When one sees pictures of recently completed infrastructure or incomplete projects, still in their very raw state, exposed and scarred, it is understandable that some might question the quality of the design, the value of project spend, and the merits of the project as a whole.
It is understandable that some might wonder if the work is good enough.
When a project is viewed as only an intersection fly-over, felled trees, a single pedestrian walkway or the choice of materials in the context of just one issue or one component, it is understandable that the question is asked: what makes ‘good’ infrastructure?
It is paramount that landscape architects and urban designers ensure these projects are not only assessed over the fullness of time, but that those professionals are involved robustly from the outset so as to richly and genuinely engage community, and to ensure that the depth of research and holistic design debate is shared with all. This is critical if we want those who might ask this question around ‘good’ infrastructure to fully understand the true level of design rigour and input within each project, to see the projects virtues collectively and in many ways to allow them to better comprehend the method to the madness.
The role of many landscape architects and urban designers engaged within complex infrastructure projects involves pushing well beyond the brief in the pursuit of the ideal outcomes, cognisant of both the macro and micro issues. Unfortunately, though, it is these micro issues that tend to become the focus of attention during a projects start-up and which can set the agenda for ongoing conversations on the merits and or quality of a project.
It is unfortunate that when criticism rises, we forget that the majority of those working on today’s wide range of city changing and reshaping infrastructure projects are fundamentally designers at heart and residents of the cities that they are working in. They are charged with a remit to improve our cities, communities and the planet through every step of their engaged role, and therefore are pushing and striving for the same goals of those who are critical or questioning.
Projects that have long since been completed and won numerous national and international awards, such as the Gosford Freeway and Adelaides O-bahn are strong examples of exemplary work within the landscape architecture related infrastructure space. As true benchmarks of design excellence by respected landscape architecture visionaries who have been given awards of recognition at both the time of design undertaking and years afterwards, they are testament to this.
But at what point did these highly regarded projects transition from being environmental scars on our landscapes – raw open wounds within our bushland corridors and/or concrete walls and endless bitumen – into these projects of design merit and industry importance? When did they become worthy of the designation as ‘good’ infrastructure?
Will there come a time, for example, when communities and designers alike look back to the debates around felled trees, the closure of vehicle dominated streets, and the impacts on commuter traffic and retail customers and scoff at the light rail naysayers? Will light rail projects be hailed as exemplary and visionary for what they have done to improve the way our cities work and how citizens move around and through their city? The answer is an emphatic yes!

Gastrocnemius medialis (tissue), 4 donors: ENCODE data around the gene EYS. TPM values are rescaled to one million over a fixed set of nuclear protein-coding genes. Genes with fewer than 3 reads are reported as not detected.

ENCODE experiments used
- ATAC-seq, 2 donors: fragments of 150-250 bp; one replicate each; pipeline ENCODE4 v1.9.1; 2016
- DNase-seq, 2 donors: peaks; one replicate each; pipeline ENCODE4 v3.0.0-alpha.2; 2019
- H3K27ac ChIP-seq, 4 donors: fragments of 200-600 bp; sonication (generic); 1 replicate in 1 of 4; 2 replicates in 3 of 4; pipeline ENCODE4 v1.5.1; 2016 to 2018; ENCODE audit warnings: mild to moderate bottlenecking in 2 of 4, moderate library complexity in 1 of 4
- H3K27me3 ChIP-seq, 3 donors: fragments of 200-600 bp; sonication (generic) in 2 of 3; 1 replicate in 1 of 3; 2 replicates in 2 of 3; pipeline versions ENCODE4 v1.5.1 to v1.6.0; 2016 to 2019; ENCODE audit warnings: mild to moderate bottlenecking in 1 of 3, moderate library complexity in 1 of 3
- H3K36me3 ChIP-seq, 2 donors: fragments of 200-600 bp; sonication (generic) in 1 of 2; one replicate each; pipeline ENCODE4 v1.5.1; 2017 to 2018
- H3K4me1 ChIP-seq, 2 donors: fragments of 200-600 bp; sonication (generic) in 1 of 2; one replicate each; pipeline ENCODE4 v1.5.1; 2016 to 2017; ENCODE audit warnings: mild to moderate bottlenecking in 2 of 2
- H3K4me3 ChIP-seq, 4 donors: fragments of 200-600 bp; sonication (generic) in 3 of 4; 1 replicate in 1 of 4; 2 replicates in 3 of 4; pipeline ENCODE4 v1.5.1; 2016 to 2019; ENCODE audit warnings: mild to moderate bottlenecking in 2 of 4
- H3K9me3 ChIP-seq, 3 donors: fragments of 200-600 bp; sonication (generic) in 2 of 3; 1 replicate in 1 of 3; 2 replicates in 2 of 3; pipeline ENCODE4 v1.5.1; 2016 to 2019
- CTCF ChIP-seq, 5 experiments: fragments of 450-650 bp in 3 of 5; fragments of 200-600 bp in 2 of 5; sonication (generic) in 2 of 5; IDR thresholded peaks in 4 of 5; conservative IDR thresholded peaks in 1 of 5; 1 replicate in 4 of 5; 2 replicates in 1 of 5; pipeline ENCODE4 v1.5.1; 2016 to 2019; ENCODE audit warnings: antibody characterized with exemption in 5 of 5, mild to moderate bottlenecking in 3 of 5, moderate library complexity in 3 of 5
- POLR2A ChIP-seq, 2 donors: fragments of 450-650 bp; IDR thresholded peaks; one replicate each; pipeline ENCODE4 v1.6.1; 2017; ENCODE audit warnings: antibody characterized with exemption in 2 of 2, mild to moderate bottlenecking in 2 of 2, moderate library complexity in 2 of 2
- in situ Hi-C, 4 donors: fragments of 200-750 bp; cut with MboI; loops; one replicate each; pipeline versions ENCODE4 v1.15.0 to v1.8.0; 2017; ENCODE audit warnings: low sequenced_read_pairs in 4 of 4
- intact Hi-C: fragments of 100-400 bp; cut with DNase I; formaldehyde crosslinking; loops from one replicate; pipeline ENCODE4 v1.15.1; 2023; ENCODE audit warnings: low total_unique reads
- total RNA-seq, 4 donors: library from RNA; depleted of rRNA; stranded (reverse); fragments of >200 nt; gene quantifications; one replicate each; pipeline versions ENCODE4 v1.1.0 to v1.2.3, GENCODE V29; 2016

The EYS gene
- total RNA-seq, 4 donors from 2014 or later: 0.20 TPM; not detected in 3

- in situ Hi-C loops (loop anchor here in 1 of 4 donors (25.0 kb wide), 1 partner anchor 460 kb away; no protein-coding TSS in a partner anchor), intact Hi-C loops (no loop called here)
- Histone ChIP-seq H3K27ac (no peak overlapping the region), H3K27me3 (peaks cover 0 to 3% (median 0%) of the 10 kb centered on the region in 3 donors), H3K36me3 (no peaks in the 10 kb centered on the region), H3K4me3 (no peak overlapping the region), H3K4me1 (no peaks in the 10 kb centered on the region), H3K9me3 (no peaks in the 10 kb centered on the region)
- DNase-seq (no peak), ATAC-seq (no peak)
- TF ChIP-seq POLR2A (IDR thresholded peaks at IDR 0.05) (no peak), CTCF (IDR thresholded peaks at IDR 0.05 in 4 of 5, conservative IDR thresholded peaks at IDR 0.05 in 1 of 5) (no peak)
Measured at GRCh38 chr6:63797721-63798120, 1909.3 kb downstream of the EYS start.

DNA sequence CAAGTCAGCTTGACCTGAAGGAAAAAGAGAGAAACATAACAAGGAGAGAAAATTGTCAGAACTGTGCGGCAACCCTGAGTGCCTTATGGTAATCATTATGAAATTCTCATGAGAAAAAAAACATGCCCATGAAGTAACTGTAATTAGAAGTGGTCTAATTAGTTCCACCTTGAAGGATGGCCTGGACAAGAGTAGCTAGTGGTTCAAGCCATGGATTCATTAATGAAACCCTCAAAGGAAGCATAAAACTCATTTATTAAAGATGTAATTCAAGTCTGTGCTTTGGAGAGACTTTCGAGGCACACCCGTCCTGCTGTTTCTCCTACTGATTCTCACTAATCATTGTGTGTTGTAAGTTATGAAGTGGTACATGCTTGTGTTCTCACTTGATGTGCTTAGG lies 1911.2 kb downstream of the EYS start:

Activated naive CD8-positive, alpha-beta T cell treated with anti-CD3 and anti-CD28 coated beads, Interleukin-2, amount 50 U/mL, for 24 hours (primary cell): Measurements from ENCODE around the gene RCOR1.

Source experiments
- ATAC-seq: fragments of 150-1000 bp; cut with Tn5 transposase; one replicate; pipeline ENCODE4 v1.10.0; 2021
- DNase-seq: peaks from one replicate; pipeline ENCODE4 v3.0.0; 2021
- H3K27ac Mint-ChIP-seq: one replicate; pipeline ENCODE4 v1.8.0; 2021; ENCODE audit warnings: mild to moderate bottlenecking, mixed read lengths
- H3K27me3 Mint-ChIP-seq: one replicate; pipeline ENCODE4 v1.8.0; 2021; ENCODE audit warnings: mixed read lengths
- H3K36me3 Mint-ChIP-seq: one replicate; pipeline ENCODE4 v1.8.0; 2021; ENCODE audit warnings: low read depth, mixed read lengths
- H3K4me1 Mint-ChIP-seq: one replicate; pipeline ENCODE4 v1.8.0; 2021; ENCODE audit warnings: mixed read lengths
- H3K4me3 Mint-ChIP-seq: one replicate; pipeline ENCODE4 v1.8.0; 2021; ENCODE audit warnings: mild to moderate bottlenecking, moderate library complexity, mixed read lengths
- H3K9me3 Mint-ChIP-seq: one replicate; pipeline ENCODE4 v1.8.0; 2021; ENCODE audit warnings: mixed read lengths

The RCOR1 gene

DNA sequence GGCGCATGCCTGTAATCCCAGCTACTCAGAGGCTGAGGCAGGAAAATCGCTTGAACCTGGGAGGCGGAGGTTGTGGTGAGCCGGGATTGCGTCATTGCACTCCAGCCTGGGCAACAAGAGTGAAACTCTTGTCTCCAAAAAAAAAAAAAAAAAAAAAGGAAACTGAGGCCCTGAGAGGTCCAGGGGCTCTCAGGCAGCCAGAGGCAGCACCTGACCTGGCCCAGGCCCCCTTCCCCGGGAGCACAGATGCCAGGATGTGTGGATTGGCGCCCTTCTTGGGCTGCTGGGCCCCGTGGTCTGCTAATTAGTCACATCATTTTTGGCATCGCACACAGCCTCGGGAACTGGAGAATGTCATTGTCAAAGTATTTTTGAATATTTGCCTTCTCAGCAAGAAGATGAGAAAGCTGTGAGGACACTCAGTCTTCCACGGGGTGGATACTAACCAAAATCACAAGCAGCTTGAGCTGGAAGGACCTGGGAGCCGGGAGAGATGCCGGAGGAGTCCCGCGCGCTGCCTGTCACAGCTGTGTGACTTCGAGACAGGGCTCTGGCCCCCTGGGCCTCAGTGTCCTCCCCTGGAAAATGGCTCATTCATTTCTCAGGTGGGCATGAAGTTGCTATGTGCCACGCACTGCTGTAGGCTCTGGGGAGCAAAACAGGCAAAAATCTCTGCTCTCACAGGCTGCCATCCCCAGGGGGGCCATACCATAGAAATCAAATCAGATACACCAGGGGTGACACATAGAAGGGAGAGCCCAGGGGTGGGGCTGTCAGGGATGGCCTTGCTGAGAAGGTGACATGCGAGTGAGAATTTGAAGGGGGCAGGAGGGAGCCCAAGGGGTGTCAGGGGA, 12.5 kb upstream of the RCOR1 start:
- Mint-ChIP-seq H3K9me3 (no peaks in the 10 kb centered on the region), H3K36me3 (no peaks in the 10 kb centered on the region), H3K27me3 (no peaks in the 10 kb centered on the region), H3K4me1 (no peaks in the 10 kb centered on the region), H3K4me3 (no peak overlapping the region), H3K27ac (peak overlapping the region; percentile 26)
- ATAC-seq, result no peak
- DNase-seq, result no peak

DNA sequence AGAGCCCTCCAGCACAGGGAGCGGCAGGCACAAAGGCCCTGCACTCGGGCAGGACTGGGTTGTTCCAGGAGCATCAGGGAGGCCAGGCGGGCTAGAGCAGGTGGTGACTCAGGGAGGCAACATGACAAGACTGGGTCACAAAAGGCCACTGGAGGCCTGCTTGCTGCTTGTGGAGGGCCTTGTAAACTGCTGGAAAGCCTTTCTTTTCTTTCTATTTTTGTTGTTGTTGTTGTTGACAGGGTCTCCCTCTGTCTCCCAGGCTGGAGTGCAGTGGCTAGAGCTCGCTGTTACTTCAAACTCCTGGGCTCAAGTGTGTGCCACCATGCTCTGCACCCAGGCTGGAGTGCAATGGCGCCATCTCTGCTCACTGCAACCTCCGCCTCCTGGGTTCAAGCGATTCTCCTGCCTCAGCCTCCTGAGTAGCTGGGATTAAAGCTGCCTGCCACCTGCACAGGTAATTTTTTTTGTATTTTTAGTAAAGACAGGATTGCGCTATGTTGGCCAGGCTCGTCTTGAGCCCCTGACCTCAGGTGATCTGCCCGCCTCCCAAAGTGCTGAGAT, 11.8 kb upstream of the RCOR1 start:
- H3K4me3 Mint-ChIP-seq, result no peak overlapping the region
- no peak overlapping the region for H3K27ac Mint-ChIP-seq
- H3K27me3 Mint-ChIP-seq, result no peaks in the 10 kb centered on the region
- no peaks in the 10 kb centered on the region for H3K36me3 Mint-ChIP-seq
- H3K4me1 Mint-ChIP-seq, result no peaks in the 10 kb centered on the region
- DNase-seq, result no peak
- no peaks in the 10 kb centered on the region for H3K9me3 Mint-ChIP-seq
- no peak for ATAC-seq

Will there come a time when pedestrian infrastructure, criticised for their scant use in the mornings on any given weekday, be seen for their real design merit, urban design outcome and the wider connectivity they provide? Will they be recognised for the total footfall across any given week (rather than just one narrow timeslot), by the safety they provide, and the connection they play to a larger city pedestrian network. Eventually.
Will there come a time when projects are critiqued in the context of the greater whole and not their parts? Will our inner-city transport improvements, many of which attract harsh criticism for the resultant temporary congestion, realigned parking and bus routes, hoarding and construction impacts, be appreciated for removing vehicles from our city high streets and enabling positive urban renewal, expanded cycle links and increased pedestrian connectivity?
Will one portion of a project, namely the undergrounding of services and mass ‘engineering’ and construction chaos be recognised in unison with the portion of works that result in replanned housing outcomes, positive increased city densification and humane liveable cities? Will the combined strategy and chain of events, eventually be appreciated holistically? We hope so.
Will there come a time when today’s landscape architects and urban designers are congratulated for their role in helping set the infrastructure strategy across our cities, through to the delivery of the finer detail? As has happened before, will the vision and efforts of some, as unseen today by others who are focused on the micro, be acclaimed for showing true leadership in reshaping the macro of our cities and changing the face of what is a predominantly engineering-led infrastructure space? I’m sure of it.
So quite possibly, what makes ‘good’ infrastructure is in fact – time – when the parts come together and people can see and experience the greater whole as it was envisioned.